Consequences of DNA demethylation on transcription factor recruitment and gene expression
It is generally assumed that DNA methylation is inversely related to transcriptional activity. Although selective demethylation of tissue‐specific genes occurs in the territories where they are expressed, whether demethylation plays a primary regulatory role in transcription activation remains obscure. As shown here, cytosine methylation does not prevent chromatin remodeling, HNF‐3 recruitment and subsequent transcription activation at the Tat gene GRU. Furthermore, once local demethylation has been established, the GRU does not remain active in the absence of glucocorticoids. Upon hormone withdrawal, transcription goes back down to basal level (Figure 3), chromatin remodeling, i.e. the DNase I hypersensitive site, disappears (data not shown), and the transcription factors that were recruited upon glucocorticoid stimulation dissociate from the GRU. As the GRU remains demethylated following hormone withdrawal, the data reveal that demethylation per se is not sufficient to induce GRU activation and transcription factor recruitment. Another event, presumably chromatin remodeling, must be triggered to reveal the effects of demethylation. This is consistent with experiments showing that demethylation is not sufficient to reactivate most tissue‐specific genes in tissue where they are not expressed (Weih et al., 1991; Walsh and Bestor, 1999). However, our results indicate that demethylation contributes nevertheless to gene expression as, upon chromatin remodeling, recruitment of additional transcription factors and enhanced transcription activation occurs when the gene is demethylated.
How could demethylation achieve this permissive role in transcription factor recruitment at the GRU? Our results indicate that the mode of action might differ depending on the binding site considered. The binding site of the methylation‐sensitive transcription factor (MeS‐TF, Figure 2) contains three CpGs. At this site, direct interference of the 5‐methyl group on factor binding is most likely responsible for the demethylation‐dependent interaction observed in cells. Indeed, in vitro, we found a factor that binds preferentially to the demethylated DNA site (Figure 4). The interaction of the other factors detected in vitro is either unaffected or negatively affected by the methylation status of the probe, and these properties are not consistent with the pattern of interaction in living cells. Direct interference of DNA methylation with transcription factor interaction has been observed for many transcription factors (Razin and Kafri, 1994; Bird and Wolffe, 1999). It depends on the precise location of the methyl CpG within the binding site and thus cannot account for all effects of DNA methylation, but it is likely that it contributes to the fine‐tuning of many regulatory sequences.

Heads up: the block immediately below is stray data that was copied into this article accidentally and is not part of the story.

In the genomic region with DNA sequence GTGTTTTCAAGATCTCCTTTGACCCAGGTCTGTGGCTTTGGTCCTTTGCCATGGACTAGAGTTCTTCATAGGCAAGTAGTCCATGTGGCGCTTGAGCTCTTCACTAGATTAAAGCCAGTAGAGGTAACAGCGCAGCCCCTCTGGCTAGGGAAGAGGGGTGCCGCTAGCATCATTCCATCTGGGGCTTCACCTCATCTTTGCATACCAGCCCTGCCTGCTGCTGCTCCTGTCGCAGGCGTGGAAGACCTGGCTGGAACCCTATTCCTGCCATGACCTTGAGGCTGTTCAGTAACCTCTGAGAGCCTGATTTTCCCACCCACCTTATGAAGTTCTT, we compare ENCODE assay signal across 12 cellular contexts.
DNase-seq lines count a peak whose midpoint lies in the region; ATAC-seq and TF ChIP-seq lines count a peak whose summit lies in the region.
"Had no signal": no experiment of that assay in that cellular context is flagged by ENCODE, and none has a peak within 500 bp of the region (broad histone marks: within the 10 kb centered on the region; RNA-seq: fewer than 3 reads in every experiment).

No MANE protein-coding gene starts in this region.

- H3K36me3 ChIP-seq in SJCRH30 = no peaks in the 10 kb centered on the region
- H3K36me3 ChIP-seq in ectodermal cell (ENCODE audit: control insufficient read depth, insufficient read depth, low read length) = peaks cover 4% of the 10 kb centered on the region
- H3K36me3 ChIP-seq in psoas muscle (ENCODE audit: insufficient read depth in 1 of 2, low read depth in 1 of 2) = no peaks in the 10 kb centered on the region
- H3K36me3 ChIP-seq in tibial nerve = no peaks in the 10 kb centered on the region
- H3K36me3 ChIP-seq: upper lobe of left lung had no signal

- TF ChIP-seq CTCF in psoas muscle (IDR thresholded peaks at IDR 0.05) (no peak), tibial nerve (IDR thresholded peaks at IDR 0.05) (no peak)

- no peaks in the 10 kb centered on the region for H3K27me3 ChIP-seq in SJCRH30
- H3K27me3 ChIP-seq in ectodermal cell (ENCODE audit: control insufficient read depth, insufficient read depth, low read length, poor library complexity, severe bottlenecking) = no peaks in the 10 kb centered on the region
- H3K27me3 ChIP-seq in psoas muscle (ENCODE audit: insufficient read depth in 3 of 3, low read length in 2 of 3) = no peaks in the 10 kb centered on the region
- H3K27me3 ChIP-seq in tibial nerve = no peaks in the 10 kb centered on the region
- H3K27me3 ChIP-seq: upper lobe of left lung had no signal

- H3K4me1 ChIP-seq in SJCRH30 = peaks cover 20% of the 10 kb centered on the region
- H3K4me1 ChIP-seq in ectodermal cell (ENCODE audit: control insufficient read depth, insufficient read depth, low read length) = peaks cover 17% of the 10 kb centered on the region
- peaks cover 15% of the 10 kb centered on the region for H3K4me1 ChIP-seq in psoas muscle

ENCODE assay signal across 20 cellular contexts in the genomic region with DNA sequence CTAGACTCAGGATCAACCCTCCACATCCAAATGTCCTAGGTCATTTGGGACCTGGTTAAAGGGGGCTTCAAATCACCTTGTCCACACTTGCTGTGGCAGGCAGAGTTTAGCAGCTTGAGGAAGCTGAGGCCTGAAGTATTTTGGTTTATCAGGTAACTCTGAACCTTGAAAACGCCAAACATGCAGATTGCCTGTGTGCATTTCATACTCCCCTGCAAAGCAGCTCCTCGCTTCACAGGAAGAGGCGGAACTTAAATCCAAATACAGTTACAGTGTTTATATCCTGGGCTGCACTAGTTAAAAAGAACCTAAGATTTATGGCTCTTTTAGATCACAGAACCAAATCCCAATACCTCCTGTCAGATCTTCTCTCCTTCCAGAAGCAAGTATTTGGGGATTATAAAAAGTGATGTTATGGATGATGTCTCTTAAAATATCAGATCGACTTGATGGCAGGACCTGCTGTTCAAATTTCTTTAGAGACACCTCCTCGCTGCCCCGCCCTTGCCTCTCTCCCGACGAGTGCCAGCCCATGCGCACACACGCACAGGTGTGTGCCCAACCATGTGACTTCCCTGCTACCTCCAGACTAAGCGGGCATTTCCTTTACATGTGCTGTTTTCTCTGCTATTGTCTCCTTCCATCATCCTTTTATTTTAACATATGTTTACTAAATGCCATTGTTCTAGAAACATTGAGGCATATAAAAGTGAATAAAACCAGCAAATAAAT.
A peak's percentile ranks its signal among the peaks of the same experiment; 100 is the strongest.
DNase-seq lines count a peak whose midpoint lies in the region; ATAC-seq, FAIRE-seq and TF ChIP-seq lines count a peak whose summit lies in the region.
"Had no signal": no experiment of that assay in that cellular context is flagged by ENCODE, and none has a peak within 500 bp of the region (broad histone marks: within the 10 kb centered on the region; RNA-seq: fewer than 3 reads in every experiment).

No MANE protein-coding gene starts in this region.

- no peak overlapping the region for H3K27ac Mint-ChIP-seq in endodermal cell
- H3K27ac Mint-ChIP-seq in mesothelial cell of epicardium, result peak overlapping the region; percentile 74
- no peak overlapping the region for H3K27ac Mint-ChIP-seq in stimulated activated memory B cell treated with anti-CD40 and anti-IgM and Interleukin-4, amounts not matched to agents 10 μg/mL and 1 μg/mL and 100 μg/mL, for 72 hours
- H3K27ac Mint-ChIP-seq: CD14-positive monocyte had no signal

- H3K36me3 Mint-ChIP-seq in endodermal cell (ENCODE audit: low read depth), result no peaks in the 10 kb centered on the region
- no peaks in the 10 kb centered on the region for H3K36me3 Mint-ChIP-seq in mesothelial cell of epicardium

Within the same GRU, DNA demethylation appears to permit transcription factor recruitment at another site containing a CpG. This sequence contains a direct repeat (DR0) of the AGGTCA motif bound by nuclear receptors. None of the binding activities detected in vitro is sensitive to the methylation status of the probe, in agreement with the location of the CpG outside the region contacted in the major groove by nuclear receptors (Rastinejad et al., 1995). Thus, an indirect effect of DNA demethylation must be considered. For instance, differences in accessibility could be exerted through methylation‐induced modification of the chromatin structure. Proteins harboring a methyl‐CpG binding domain (MBD) are good candidates for mediating such modifications, particularly by promoting histone tail deacetylation. Three of these MBD proteins (MeCP2, MBD2, MBD3) are repressors that are in complexes containing histone deacetylases, and treatment with the deacetylase inhibitor trichostatin A (TSA) can relieve to a large extent their repressor activity (Bird and Wolffe, 1999). TSA treatment of H4II cells, in conditions that induce histone hyperacetylation as well as partial relaxation of the chromatin structure of the Tat gene, has not permitted any of the transcription factor recruitment induced by DNA demethylation (M.Flavin, L.Cappabianca, H.Thomassin and T.Grange, in preparation). Therefore, methylation‐induced histone deacetylation does not seem to participate in the effects observed here. This is consistent with the observations that repression induced by the MBD proteins would be observed at a higher methylated CpG density than that of the Tat GRU (Boyes and Bird, 1991). Alternative possibilities must be considered, for example: (i) other components of the MBD repression complexes, like Sin 3, could exert a deacetylase‐independent effect on accessibility (Bird and Wolffe, 1999); (ii) DNA methylation could affect the interaction of members of the linker histone H1 family with nucleosomes (Schwarz et al., 1997 and references therein); and (iii) the demethylation‐dependent recruitment of the MeS‐TF provides a nucleation site allowing or facilitating the recruitment of the other methylation‐sensitive transcription factors.